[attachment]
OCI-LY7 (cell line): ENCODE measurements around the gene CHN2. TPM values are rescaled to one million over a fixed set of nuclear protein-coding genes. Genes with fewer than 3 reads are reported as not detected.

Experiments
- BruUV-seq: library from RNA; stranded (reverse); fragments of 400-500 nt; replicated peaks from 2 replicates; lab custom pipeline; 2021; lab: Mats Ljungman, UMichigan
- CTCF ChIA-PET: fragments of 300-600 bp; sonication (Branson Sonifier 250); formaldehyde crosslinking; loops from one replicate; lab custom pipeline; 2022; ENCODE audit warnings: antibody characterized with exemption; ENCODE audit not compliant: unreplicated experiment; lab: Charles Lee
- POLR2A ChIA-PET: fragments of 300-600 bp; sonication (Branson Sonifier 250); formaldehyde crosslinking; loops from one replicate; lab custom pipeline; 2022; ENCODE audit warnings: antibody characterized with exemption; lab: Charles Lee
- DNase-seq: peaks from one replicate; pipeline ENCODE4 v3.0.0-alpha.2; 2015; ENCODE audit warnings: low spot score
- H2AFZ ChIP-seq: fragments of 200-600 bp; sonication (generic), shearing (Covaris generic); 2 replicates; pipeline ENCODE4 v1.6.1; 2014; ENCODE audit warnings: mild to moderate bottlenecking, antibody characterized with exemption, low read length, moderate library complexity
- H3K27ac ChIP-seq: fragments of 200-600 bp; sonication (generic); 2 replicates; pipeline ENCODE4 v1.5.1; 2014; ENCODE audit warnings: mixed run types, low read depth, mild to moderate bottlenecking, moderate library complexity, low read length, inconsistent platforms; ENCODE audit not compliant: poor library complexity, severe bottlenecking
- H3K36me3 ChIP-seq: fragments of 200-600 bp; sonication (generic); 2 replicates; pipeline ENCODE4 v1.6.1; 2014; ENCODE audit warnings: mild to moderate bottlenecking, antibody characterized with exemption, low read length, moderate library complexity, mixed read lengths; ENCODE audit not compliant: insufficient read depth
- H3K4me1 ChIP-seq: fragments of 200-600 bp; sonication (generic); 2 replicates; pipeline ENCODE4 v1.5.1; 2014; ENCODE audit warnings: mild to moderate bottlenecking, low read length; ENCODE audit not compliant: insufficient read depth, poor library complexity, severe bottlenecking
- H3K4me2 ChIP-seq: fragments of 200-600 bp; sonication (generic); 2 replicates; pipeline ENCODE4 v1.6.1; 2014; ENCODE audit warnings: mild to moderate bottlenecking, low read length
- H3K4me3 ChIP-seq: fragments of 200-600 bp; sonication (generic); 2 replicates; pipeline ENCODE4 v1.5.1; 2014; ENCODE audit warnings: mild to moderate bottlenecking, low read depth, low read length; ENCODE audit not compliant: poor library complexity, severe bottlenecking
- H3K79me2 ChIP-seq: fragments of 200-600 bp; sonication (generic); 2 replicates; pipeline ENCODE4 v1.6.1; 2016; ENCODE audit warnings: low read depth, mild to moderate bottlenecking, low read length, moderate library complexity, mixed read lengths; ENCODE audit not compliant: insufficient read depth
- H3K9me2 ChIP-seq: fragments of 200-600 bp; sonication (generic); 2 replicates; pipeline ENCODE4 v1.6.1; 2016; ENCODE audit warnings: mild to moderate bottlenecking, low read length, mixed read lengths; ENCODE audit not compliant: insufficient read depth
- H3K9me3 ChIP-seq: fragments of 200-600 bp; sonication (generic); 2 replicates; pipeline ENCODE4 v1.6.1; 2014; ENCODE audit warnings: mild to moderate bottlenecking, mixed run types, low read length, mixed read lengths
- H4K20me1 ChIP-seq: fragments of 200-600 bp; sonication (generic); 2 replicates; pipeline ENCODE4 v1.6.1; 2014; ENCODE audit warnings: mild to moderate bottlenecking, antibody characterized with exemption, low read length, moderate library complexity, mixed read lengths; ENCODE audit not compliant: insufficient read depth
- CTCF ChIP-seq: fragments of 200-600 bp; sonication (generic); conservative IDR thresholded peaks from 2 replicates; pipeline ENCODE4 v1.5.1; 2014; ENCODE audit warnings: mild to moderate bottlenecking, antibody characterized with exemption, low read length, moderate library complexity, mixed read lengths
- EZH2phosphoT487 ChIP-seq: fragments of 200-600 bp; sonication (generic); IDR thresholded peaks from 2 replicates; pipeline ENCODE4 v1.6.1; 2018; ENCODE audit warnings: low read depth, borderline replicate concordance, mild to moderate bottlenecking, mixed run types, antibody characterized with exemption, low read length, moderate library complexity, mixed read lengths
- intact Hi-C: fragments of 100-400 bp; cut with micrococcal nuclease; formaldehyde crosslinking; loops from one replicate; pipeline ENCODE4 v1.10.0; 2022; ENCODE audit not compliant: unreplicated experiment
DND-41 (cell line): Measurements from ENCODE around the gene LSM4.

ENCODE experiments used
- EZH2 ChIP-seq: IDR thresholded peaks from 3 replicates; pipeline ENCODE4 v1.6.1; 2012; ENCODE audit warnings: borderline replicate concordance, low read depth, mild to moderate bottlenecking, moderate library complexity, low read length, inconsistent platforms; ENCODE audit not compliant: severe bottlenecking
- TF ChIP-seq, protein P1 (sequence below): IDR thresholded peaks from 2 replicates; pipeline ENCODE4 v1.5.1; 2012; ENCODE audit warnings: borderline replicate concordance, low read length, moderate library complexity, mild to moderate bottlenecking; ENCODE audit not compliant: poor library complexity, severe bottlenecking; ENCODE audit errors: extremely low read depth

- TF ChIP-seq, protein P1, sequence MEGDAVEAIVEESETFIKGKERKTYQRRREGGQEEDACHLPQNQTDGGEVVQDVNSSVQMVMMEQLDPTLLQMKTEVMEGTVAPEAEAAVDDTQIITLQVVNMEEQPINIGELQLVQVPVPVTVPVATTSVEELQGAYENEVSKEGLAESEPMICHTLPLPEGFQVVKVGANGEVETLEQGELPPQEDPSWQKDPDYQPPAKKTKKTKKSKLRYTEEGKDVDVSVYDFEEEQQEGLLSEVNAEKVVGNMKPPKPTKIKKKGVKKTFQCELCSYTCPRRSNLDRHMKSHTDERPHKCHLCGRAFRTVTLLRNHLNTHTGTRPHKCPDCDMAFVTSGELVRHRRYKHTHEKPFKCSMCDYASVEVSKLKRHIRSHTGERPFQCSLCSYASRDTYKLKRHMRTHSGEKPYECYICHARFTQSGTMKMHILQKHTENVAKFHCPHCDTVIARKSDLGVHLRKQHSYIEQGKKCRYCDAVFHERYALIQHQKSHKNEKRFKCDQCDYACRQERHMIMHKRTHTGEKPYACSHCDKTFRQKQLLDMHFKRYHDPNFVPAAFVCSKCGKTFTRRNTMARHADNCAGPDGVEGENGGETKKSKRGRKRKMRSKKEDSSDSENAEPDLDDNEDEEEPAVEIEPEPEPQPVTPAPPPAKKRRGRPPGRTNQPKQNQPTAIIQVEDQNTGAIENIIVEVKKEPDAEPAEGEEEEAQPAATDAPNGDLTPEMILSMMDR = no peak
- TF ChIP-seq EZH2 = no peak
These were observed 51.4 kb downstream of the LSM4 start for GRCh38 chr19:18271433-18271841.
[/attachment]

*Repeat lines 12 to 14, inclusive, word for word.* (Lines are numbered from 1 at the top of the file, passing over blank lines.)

- H3K4me3 ChIP-seq: fragments of 200-600 bp; sonication (generic); 2 replicates; pipeline ENCODE4 v1.5.1; 2014; ENCODE audit warnings: mild to moderate bottlenecking, low read depth, low read length; ENCODE audit not compliant: poor library complexity, severe bottlenecking
- H3K79me2 ChIP-seq: fragments of 200-600 bp; sonication (generic); 2 replicates; pipeline ENCODE4 v1.6.1; 2016; ENCODE audit warnings: low read depth, mild to moderate bottlenecking, low read length, moderate library complexity, mixed read lengths; ENCODE audit not compliant: insufficient read depth
- H3K9me2 ChIP-seq: fragments of 200-600 bp; sonication (generic); 2 replicates; pipeline ENCODE4 v1.6.1; 2016; ENCODE audit warnings: mild to moderate bottlenecking, low read length, mixed read lengths; ENCODE audit not compliant: insufficient read depth